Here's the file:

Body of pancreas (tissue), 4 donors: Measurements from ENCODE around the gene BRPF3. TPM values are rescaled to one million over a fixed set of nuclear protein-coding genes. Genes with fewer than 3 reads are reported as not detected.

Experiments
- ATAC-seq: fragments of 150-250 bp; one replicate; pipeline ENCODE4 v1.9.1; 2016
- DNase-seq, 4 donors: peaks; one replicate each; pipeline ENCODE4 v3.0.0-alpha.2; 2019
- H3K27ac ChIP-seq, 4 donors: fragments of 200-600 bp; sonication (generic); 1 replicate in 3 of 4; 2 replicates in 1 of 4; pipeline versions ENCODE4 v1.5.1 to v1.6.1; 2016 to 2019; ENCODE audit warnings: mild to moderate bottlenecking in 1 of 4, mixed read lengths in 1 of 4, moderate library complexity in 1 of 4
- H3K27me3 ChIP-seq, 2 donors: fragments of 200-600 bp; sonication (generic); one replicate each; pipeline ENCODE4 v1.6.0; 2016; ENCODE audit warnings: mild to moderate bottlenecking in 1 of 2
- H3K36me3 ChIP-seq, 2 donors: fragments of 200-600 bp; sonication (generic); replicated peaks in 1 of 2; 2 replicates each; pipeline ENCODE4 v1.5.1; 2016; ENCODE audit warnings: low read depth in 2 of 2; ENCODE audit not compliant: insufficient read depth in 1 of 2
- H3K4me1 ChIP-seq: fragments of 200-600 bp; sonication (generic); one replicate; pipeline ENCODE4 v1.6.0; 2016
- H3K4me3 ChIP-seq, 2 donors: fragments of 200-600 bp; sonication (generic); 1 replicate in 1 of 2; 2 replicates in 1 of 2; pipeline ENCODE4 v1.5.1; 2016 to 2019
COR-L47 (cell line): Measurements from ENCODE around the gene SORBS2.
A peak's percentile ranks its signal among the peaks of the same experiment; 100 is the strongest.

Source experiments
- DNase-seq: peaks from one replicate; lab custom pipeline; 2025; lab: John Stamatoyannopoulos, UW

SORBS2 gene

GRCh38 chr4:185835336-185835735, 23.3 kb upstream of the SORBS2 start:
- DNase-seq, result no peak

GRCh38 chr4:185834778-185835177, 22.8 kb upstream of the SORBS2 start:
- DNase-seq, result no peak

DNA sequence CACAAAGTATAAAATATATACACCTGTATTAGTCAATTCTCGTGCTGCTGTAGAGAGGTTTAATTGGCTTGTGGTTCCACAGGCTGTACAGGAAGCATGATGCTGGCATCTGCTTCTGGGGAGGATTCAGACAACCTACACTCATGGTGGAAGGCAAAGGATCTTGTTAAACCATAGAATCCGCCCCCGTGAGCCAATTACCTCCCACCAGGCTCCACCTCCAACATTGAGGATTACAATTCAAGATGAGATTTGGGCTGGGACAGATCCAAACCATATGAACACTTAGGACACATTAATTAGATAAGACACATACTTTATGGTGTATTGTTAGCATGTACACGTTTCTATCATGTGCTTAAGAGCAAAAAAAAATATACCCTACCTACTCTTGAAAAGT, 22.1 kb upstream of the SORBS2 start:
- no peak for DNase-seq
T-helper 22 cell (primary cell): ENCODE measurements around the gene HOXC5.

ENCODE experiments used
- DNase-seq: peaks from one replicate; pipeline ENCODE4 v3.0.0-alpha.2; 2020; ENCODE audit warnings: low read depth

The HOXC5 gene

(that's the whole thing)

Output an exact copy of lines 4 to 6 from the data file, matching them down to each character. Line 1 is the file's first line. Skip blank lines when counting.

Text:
- DNase-seq, 4 donors: peaks; one replicate each; pipeline ENCODE4 v3.0.0-alpha.2; 2019
- H3K27ac ChIP-seq, 4 donors: fragments of 200-600 bp; sonication (generic); 1 replicate in 3 of 4; 2 replicates in 1 of 4; pipeline versions ENCODE4 v1.5.1 to v1.6.1; 2016 to 2019; ENCODE audit warnings: mild to moderate bottlenecking in 1 of 4, mixed read lengths in 1 of 4, moderate library complexity in 1 of 4
- H3K27me3 ChIP-seq, 2 donors: fragments of 200-600 bp; sonication (generic); one replicate each; pipeline ENCODE4 v1.6.0; 2016; ENCODE audit warnings: mild to moderate bottlenecking in 1 of 2